Kardashian case highlights foggy rules surrounding crypto promotion. The Securities Exchange Commission (SEC) has ordered Kim Kardashian to pay $1.26 million for promoting the cryptocurrency EMAX without disclosing that she was paid to do so.
Federal securities law requires anyone paid to promote a crypto asset to "disclose the nature, source, and amount of compensation they received in exchange for the promotion," said SEC enforcement director Gurbir S. Grewal in a press release.
Kardashian was charged with violating the anti-touting provision of the Securities Act of 1933, which prohibits giving "publicity to…any…advertisement…or communication which…describes [a] security for a consideration received or to be received…without fully disclosing the receipt…of such consideration and the amount thereof."
According to the SEC, Kardashian "was paid $250,000 to publish a post on her Instagram account about EMAX tokens, the crypto asset security being offered by EthereumMax." Without admitting or denying the SEC's allegations, Kardashian has "agreed to settle the charges, pay $1.26 million in penalties, disgorgement, and interest," as well as refrain from promoting any crypto assets for three years.
The SEC is clearly trying to make an example of Kardashian. "This case is a reminder that, when celebrities or influencers endorse investment opportunities, including crypto asset securities, it doesn't mean that those investment products are right for all investors," said SEC Chair Gary Gensler in the press release. "Ms. Kardashian's case also serves as a reminder to celebrities and others that the law requires them to disclose to the public when and how much they are paid to promote investing in securities."
Gensler also made a video warning against taking celebrity advice on cryptocurrency.
It's a good idea not to base your financial decisions on celebrity promos. But that doesn't mean cases like these are a good use of the SEC's time. And the penalty imposed here—more than a million dollars—is way out of proportion with the offense.
Commercial speech is still free speech. But the SEC's anti-touting rule impedes this speech and holds crypto assets and other securities to standards that other types of products, investments, and services are not.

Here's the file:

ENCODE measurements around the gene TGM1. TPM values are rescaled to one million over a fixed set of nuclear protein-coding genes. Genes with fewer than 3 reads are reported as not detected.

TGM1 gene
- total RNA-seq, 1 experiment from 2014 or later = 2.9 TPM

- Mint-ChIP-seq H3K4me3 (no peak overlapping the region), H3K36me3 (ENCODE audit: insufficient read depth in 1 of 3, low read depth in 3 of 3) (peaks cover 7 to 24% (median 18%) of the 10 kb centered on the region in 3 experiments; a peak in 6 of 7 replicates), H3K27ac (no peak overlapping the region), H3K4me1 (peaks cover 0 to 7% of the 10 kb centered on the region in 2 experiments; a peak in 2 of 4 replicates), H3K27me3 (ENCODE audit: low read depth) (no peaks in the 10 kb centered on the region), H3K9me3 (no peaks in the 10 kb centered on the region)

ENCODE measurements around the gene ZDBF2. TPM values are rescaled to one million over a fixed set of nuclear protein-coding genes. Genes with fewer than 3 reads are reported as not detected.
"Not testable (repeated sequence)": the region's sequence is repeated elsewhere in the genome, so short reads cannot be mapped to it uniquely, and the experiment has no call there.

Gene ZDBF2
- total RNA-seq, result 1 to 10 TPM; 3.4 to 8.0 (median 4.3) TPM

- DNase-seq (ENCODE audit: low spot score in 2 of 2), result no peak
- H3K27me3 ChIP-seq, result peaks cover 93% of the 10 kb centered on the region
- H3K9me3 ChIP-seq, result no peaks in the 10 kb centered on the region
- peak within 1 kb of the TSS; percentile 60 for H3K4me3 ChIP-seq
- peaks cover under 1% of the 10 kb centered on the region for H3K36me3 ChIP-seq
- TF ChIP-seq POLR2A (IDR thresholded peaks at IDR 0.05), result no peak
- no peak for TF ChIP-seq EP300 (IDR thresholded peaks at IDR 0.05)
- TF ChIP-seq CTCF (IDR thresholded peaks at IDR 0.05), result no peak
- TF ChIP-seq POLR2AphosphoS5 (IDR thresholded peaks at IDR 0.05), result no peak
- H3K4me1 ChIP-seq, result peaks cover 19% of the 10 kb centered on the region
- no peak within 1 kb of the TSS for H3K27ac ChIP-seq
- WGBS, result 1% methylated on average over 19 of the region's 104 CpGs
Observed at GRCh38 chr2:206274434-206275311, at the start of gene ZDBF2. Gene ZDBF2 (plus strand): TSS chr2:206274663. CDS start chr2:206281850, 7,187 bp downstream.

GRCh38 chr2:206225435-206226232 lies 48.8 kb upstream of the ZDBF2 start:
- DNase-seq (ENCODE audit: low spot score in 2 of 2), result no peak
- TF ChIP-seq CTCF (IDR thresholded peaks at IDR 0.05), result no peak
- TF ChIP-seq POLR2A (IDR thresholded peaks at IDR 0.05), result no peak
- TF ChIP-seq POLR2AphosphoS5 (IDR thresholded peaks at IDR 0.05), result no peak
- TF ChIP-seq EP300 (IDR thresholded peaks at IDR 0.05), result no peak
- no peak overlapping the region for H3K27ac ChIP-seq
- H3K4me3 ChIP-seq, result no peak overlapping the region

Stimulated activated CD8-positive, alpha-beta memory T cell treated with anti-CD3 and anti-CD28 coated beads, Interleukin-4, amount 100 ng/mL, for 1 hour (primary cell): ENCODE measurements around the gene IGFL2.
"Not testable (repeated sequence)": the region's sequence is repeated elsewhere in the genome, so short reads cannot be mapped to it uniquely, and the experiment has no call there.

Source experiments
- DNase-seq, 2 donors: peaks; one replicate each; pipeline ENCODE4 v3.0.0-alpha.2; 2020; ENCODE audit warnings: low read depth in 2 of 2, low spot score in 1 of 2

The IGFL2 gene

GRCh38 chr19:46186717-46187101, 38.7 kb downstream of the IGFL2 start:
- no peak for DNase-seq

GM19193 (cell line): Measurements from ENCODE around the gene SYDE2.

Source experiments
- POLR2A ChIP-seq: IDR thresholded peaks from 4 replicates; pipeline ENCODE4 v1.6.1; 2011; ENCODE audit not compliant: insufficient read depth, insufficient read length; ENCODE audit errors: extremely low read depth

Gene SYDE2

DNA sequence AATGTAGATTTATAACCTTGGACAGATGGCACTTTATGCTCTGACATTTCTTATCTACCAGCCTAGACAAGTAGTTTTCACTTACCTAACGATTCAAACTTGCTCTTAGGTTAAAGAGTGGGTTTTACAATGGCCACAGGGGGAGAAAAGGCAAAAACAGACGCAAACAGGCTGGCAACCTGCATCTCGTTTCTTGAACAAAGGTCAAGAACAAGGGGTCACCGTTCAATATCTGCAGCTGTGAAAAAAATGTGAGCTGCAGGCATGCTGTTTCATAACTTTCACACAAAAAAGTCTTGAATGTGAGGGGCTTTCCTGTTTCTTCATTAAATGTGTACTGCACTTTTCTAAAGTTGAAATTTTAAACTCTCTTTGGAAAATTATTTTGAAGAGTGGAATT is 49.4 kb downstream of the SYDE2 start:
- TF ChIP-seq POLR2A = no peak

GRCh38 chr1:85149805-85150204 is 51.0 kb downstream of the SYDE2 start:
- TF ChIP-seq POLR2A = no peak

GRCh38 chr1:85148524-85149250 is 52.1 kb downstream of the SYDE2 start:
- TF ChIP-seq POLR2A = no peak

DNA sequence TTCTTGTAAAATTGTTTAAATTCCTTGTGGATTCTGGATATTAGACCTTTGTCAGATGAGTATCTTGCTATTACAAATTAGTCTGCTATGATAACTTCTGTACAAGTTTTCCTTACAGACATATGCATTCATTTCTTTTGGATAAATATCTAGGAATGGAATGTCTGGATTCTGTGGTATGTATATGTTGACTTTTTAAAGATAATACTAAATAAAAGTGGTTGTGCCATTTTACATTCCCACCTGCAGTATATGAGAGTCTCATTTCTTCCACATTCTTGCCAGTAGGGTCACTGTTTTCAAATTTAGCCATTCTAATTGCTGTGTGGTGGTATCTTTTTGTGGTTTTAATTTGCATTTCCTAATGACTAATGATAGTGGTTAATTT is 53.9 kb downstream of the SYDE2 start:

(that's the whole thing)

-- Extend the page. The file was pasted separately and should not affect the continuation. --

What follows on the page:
The situation gets extra dicey when we're talking about digital currencies and assets, which aren't always considered a security that falls under the SEC purview. SEC officials have previously stated that Bitcoin and Ethereum are not securities.
"Crypto enthusiasts say that their ventures are decentralized in a way that makes old rules a poor fit, and crypto trading platforms argue that the assets they're listing should be considered commodities, not securities," notes Bloomberg.
The securities versus commodities debate is still raging, with the answer far from clear. And the SEC hasn't been explicit about which tokens it considers securities and which it considers commodities, leaving anyone who promotes or otherwise works with crypto assets vulnerable to prosecution for rules they weren't aware they had to follow.
Supreme Court heads back to business with a historically low approval rating. The U.S. Supreme Court is back in business today after its late summer recess. The new term will include cases on affirmative action, voting rights, free speech versus anti-discrimination law, and adoption of Native American children by non–Native American parents.
The court heads back into session with a historic low approval rating, according a new Gallup Poll:
Forty-seven percent of U.S. adults say they have "a great deal" or "a fair amount" of trust in the judicial branch of the federal government that is headed by the Supreme Court. This represents a 20-percentage-point drop from two years ago, including seven points since last year, and is now the lowest in Gallup's trend by six points. The judicial branch's current tarnished image contrasts with trust levels exceeding two-thirds in most years in Gallup's trend that began in 1972.
This week, "the new term will begin with a lineup that promises another historic series of rulings—and even greater levels of rage directed at the court," writes Jonathan Turley at The Hill.
Big government is back, warns Bloomberg Businessweek. To which a reasonable reply might be: Wait, when was it gone? It would be more accurate to say that big government is getting bigger. Either way, the prognosis isn't good:
Germany's government made an extravagant promise as it announced its second multibillion-euro nationalization of an energy company in a week. Speaking in Berlin on Sept. 21, Economy Minister Robert Habeck pledged that "the state will do everything" to minimize disruptions in natural gas supplies.
The message was intended to instill calm at a time of high anxiety, with Europe scrambling to replace imports of oil, coal, and above all gas from Russia. But Habeck's choice of words also underscored that we're living in a new era of big government. Whether it's replacing lost income for workers and businesses during pandemic lockdowns or ensuring that there's enough fuel to heat homes and power industries, state intervention is back in vogue in a way we haven't seen since the early 1980s, when a toxic combination of high inflation and ballooning fiscal deficits forced a retreat.
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